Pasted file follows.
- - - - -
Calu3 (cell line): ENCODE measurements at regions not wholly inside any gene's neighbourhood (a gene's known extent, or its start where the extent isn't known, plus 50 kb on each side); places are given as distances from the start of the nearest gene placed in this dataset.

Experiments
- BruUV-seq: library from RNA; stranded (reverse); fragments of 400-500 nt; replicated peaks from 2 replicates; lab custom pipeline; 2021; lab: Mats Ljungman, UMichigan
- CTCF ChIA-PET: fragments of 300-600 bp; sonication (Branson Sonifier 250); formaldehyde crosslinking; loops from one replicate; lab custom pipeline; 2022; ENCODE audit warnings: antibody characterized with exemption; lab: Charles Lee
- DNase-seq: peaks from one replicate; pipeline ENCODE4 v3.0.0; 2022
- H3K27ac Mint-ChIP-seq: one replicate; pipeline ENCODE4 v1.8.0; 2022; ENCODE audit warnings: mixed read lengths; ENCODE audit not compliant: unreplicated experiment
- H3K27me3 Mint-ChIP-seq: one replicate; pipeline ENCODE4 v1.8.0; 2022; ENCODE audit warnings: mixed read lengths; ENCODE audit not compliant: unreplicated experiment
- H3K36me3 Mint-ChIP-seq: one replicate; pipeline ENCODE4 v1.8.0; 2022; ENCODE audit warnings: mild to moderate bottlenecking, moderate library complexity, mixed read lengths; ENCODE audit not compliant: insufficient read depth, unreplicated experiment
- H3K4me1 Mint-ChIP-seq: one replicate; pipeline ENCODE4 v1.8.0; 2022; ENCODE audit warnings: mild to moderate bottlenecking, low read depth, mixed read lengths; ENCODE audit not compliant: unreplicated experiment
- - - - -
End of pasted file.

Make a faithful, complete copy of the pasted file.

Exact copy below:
Calu3 (cell line): ENCODE measurements at regions not wholly inside any gene's neighbourhood (a gene's known extent, or its start where the extent isn't known, plus 50 kb on each side); places are given as distances from the start of the nearest gene placed in this dataset.

Experiments
- BruUV-seq: library from RNA; stranded (reverse); fragments of 400-500 nt; replicated peaks from 2 replicates; lab custom pipeline; 2021; lab: Mats Ljungman, UMichigan
- CTCF ChIA-PET: fragments of 300-600 bp; sonication (Branson Sonifier 250); formaldehyde crosslinking; loops from one replicate; lab custom pipeline; 2022; ENCODE audit warnings: antibody characterized with exemption; lab: Charles Lee
- DNase-seq: peaks from one replicate; pipeline ENCODE4 v3.0.0; 2022
- H3K27ac Mint-ChIP-seq: one replicate; pipeline ENCODE4 v1.8.0; 2022; ENCODE audit warnings: mixed read lengths; ENCODE audit not compliant: unreplicated experiment
- H3K27me3 Mint-ChIP-seq: one replicate; pipeline ENCODE4 v1.8.0; 2022; ENCODE audit warnings: mixed read lengths; ENCODE audit not compliant: unreplicated experiment
- H3K36me3 Mint-ChIP-seq: one replicate; pipeline ENCODE4 v1.8.0; 2022; ENCODE audit warnings: mild to moderate bottlenecking, moderate library complexity, mixed read lengths; ENCODE audit not compliant: insufficient read depth, unreplicated experiment
- H3K4me1 Mint-ChIP-seq: one replicate; pipeline ENCODE4 v1.8.0; 2022; ENCODE audit warnings: mild to moderate bottlenecking, low read depth, mixed read lengths; ENCODE audit not compliant: unreplicated experiment